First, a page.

An Ash Wednesday Message from Bishop Mark W. Holmerud
by Kathye Hamm
To the people of the Greater Sacramento Area and the Sierra Pacific Synod of the Evangelical Lutheran Church in America – A response to the decisions of the Sacramento District Attorney and the State Attorney General in the shooting death of Stephon Clark:
“O Lord, how long shall I cry for help,
and you will not listen?
Or cry to you ‘Violence!’
and you will not save?”
On February 18, 1965, Jimmie Lee Jackson, an African American, was peacefully marching for Civil Rights in Alabama. As he was invoking his right to free speech, he was beaten and shot by an Alabama State Trooper. He died eight days later, on February 26th. His death sparked three Selma to Montgomery Marches organized by the Southern Christian Leadership Conference, the first of which began nearly two weeks later on March 7th. On that day, a day that has become known as “Bloody Sunday,” 600 marchers began to cross the Edmond Pettis Bridge and were met with the brutality of state and local law enforcement officials who used clubs and tear gas against those who were peacefully marching. Two days later and sparked by national outrage, Dr. Martin Luther King, Jr., led another march to the bridge.
Tomorrow marks the 54th anniversary of “Bloody Sunday.” The people of Sacramento are, on this anniversary, struggling to understand the decision of the District Attorney, and now the State Attorney General, not to prosecute or discipline the two Sacramento Police Officers who shot and killed Stephon Clark. His family and friends and many in the community do not believe justice has been done. Stephon was unarmed when he was shot in his grandmother’s back yard, and 20 shots were fired by the two officers. The officers involved have stated, and officials have so far agreed, that the officers felt their lives were in danger and that their decision to use deadly force was justified.
It seems hard to believe that so many years after Bloody Sunday, Black and Brown people in this country still face a fear of encounters and interaction with law enforcement officials. Whatever the circumstances that led to the tragic death of Stephon Clark, another family, another community, another police department are left to wonder how it is that yet again, a young Black man has been killed by police officers. The disproportionate rate at which Black men and women are killed by police in this country is shameful. I have signed a letter from PICO California to the California State Legislature and the Sacramento City Council that reads, in part, as follows:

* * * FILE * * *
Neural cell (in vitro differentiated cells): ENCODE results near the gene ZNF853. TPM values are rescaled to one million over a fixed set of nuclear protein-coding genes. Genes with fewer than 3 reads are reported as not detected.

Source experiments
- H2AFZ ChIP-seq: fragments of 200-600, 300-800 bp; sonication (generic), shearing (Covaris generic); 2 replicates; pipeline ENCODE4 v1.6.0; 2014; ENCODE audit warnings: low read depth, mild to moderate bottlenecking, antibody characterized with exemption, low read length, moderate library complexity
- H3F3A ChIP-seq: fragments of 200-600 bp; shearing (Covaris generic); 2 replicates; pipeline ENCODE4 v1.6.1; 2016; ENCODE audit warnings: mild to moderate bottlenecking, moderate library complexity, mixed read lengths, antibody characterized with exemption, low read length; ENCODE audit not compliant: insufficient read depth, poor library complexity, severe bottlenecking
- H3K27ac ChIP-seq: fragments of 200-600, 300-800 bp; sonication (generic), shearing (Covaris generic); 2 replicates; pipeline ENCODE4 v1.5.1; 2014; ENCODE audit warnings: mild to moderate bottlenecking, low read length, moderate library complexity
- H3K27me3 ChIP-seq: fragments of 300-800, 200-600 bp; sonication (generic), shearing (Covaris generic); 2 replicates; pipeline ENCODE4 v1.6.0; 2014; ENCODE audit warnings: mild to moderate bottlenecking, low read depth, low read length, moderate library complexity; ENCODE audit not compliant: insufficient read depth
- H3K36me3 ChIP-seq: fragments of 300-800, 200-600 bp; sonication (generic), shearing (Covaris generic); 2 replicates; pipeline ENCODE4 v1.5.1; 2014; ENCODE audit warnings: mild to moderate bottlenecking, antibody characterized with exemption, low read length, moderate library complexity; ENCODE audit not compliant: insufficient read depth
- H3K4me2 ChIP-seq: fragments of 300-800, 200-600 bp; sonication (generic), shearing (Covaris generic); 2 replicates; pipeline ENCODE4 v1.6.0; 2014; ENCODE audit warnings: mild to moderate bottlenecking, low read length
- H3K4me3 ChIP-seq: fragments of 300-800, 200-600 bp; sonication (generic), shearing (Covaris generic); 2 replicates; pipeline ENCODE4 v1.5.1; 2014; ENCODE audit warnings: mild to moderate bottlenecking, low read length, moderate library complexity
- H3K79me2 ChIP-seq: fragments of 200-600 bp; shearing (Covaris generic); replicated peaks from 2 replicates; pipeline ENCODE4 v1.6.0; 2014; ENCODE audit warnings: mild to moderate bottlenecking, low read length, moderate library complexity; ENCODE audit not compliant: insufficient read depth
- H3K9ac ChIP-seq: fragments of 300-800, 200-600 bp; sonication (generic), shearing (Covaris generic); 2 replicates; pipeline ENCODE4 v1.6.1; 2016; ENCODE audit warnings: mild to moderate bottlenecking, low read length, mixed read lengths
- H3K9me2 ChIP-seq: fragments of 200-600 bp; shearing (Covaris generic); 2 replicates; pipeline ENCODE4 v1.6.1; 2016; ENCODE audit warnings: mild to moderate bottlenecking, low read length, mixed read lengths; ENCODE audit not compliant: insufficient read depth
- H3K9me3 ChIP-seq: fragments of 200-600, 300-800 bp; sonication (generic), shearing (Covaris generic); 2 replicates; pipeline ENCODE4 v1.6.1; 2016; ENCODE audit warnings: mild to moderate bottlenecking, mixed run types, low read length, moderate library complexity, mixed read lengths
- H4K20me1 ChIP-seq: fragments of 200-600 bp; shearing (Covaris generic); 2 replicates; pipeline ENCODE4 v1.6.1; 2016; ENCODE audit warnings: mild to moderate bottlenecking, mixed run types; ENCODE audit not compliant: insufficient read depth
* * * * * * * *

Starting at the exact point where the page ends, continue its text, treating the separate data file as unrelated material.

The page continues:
“As people who value the sanctity of life, we find such robbing of human life to be immoral. The fact that violence is so often the first response of law enforcement when confronting a black or brown suspect is appalling, wrong, and unacceptable in a country where people are assumed innocent until proven guilty. Such disregard for human life only deepens the ongoing mistrust between the community and law enforcement.”
“The continued killing of young black men reveals the systemic racism deeply embedded in Sacramento and other cities across California and must be stopped sooner than later… We must change laws, change training, and change the narrative that portrays black suspects as more menacing and dangerous than white suspects and justifies the use of violence by police.”
In the past few days, protests have taken place in and around Sacramento, including one in which 83 people were arrested including members of the clergy and of the press. Mayor Steinberg has called for an investigation into whether police officials acted appropriately in responding to this protest. I call upon all who wish to voice their concerns over the death of Stephon Clark to do so peacefully. In light of the anniversary of “Bloody Sunday,” I call upon law enforcement officials to use discretion in deciding how to respond to those who feel deeply that the death of another Black man at the hands of the police calls for a community response.
I also encourage you to add your voice to those who are calling for the passage of The California Act to Save Lives (CA Assembly Bill 392) by August 2019, which requires police officers to use de-escalation tactics rather than deadly force when dealing with people in our communities. It would limit the legal use of deadly force by law enforcement to when it is “necessary” to prevent imminent and serious bodily injury or death and encourage de-escalation of situations. It also would require the disciplining of law enforcement officers when it is deemed not in self-defense and allow the District Attorney to bring criminal charges against a law enforcement officer who is found in violation of the use of force.
Lastly, I ask that all communities of faith, including the congregations and ministries of our Sierra Pacific Synod, provide safe space for people to come together to pray, deliberate, dialogue and disagree as we are confronted with the wide range of feelings and thoughts that attend a community conversation such as this. I pray we will, in all that we say and do in these days, be a reflection of the hope and peace of Christ “for a time such as this.” As our foreheads are smudged with a cross of ashes today, may we remember the way all of us, each and every one of us, are joined with Christ to acknowledge our great need for confession, forgiveness and reconciliation. Because, when it is all said and done, “we are dust, and to dust we shall return.” In the meantime, there is still much work for us to do to bring about God’s reign of justice, peace and hope for this world.
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